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July 17, 1948


Author Affiliations


From the Department of Obstetrics and Gynecology of the University of Chicago and the Chicago Lying-in Hospital.

JAMA. 1948;137(12):1017-1023. doi:10.1001/jama.1948.02890460013003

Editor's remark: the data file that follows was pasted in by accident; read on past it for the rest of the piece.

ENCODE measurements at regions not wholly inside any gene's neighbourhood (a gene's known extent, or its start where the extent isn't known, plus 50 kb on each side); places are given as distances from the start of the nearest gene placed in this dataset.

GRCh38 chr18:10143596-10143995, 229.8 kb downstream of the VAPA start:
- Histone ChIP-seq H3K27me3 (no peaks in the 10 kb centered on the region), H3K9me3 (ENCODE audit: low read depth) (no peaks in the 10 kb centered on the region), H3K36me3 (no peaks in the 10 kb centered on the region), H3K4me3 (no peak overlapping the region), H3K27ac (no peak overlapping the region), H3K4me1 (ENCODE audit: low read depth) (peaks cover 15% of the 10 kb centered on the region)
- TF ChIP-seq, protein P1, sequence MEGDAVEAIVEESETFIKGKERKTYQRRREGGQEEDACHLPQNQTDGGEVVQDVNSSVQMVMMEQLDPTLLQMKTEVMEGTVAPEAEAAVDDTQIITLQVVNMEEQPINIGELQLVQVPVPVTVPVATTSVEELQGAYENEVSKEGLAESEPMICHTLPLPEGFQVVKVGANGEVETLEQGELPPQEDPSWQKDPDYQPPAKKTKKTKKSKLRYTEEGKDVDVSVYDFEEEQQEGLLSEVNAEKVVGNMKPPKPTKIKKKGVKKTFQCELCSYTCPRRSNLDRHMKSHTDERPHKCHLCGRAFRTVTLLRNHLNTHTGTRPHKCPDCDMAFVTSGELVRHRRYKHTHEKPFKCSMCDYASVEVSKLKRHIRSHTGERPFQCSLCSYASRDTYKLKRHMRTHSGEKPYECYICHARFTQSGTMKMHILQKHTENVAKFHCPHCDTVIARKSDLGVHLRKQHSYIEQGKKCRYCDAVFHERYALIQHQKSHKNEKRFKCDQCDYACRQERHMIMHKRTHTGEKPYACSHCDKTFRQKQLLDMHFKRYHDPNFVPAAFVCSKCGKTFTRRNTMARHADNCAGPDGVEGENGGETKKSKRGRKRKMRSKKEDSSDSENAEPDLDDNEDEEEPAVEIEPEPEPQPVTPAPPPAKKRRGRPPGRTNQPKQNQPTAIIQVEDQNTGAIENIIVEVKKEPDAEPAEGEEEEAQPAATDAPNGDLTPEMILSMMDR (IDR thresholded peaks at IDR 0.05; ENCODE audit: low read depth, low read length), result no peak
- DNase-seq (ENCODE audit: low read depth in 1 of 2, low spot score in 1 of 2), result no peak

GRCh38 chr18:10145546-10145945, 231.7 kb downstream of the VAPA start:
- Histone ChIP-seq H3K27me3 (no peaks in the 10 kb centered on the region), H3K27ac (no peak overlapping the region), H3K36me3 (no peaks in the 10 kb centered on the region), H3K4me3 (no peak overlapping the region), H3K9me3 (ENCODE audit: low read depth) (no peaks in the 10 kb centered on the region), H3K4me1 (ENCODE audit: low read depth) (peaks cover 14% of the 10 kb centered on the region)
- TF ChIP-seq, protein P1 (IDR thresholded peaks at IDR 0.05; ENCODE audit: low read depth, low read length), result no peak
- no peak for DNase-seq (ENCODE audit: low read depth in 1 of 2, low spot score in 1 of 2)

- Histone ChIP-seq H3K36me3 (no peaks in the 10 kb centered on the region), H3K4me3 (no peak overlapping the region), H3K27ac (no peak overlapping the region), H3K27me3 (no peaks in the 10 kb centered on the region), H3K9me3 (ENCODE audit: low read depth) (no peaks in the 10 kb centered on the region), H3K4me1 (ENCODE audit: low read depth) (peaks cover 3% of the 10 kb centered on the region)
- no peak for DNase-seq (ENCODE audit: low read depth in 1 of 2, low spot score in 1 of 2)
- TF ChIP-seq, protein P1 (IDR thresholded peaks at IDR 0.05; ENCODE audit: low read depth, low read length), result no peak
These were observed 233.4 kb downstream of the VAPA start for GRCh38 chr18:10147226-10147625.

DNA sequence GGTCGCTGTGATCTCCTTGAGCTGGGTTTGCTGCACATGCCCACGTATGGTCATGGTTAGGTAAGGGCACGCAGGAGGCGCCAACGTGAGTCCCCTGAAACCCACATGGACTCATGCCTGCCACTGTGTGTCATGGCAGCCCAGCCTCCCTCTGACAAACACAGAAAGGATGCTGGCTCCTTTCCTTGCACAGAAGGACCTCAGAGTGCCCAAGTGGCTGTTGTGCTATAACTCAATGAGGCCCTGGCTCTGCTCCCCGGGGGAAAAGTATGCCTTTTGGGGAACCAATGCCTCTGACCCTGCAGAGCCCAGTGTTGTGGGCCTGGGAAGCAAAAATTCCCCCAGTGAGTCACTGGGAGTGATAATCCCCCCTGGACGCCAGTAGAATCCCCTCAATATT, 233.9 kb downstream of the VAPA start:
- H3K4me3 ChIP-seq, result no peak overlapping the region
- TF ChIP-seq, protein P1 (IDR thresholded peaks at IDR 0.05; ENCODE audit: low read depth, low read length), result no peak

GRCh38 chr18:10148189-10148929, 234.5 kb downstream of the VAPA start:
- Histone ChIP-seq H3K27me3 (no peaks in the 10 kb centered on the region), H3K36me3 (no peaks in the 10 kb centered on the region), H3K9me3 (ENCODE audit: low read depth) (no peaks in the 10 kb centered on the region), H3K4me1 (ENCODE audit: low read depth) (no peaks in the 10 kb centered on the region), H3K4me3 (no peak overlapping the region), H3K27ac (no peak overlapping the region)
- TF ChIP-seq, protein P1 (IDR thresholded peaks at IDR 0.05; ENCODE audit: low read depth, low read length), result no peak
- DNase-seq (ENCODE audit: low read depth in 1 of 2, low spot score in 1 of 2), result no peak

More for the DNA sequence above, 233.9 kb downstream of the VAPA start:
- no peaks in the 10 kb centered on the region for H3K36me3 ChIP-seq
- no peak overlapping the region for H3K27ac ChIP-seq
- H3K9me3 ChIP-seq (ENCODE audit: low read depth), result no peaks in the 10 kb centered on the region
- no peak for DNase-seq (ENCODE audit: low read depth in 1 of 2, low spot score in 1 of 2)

The mortality for cesarean hysterectomy at this hospital was reported1 in 1945 to be 1.04 per cent and for cesarean section to be 0.61 per cent. Ninety-six cesarean hysterectomies with 1 death were mentioned in the report, and the statement was made that hysterectomy is the operation of choice in infected or potentially infected patients. There have been reports from several clinics advocating extraperitoneal section instead of cesarean hysterectomy in the treatment of infected or potentially infected patients. Cosgrove and Waters,2 reporting from the Margaret Hague Hospital, had the largest series of extraperitoneal sections and had excellent results in the type of case under discussion. They maintained that hysterectomy in such seriously ill patients is a formidable procedure and its immediate mortality must be high. They pointed out that of the 96 cesarean hysterectomies reported by Dieckmann not all were performed for infection but some were undoubtedly elective